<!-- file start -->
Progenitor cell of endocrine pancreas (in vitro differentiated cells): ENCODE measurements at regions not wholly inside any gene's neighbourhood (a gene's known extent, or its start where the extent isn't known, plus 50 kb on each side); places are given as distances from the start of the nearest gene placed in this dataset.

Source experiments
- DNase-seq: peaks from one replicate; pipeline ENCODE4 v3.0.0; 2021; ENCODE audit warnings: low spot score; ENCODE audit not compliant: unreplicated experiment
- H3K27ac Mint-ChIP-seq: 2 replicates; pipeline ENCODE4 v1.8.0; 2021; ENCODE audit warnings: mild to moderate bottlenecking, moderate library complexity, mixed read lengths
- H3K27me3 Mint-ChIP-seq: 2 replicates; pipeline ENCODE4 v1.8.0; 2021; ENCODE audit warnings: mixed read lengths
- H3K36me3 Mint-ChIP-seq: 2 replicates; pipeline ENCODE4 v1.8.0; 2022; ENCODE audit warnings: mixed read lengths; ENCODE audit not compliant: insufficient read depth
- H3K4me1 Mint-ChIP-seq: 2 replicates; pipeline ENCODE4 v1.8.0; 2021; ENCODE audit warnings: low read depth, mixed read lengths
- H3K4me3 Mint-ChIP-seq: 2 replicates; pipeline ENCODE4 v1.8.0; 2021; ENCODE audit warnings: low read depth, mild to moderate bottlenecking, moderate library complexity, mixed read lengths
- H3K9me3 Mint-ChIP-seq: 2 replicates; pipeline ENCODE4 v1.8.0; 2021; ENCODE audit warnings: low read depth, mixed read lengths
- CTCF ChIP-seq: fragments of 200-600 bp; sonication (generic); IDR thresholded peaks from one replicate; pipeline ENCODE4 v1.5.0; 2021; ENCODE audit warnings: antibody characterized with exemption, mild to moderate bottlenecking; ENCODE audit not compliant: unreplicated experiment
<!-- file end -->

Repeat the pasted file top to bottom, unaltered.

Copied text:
Progenitor cell of endocrine pancreas (in vitro differentiated cells): ENCODE measurements at regions not wholly inside any gene's neighbourhood (a gene's known extent, or its start where the extent isn't known, plus 50 kb on each side); places are given as distances from the start of the nearest gene placed in this dataset.

Source experiments
- DNase-seq: peaks from one replicate; pipeline ENCODE4 v3.0.0; 2021; ENCODE audit warnings: low spot score; ENCODE audit not compliant: unreplicated experiment
- H3K27ac Mint-ChIP-seq: 2 replicates; pipeline ENCODE4 v1.8.0; 2021; ENCODE audit warnings: mild to moderate bottlenecking, moderate library complexity, mixed read lengths
- H3K27me3 Mint-ChIP-seq: 2 replicates; pipeline ENCODE4 v1.8.0; 2021; ENCODE audit warnings: mixed read lengths
- H3K36me3 Mint-ChIP-seq: 2 replicates; pipeline ENCODE4 v1.8.0; 2022; ENCODE audit warnings: mixed read lengths; ENCODE audit not compliant: insufficient read depth
- H3K4me1 Mint-ChIP-seq: 2 replicates; pipeline ENCODE4 v1.8.0; 2021; ENCODE audit warnings: low read depth, mixed read lengths
- H3K4me3 Mint-ChIP-seq: 2 replicates; pipeline ENCODE4 v1.8.0; 2021; ENCODE audit warnings: low read depth, mild to moderate bottlenecking, moderate library complexity, mixed read lengths
- H3K9me3 Mint-ChIP-seq: 2 replicates; pipeline ENCODE4 v1.8.0; 2021; ENCODE audit warnings: low read depth, mixed read lengths
- CTCF ChIP-seq: fragments of 200-600 bp; sonication (generic); IDR thresholded peaks from one replicate; pipeline ENCODE4 v1.5.0; 2021; ENCODE audit warnings: antibody characterized with exemption, mild to moderate bottlenecking; ENCODE audit not compliant: unreplicated experiment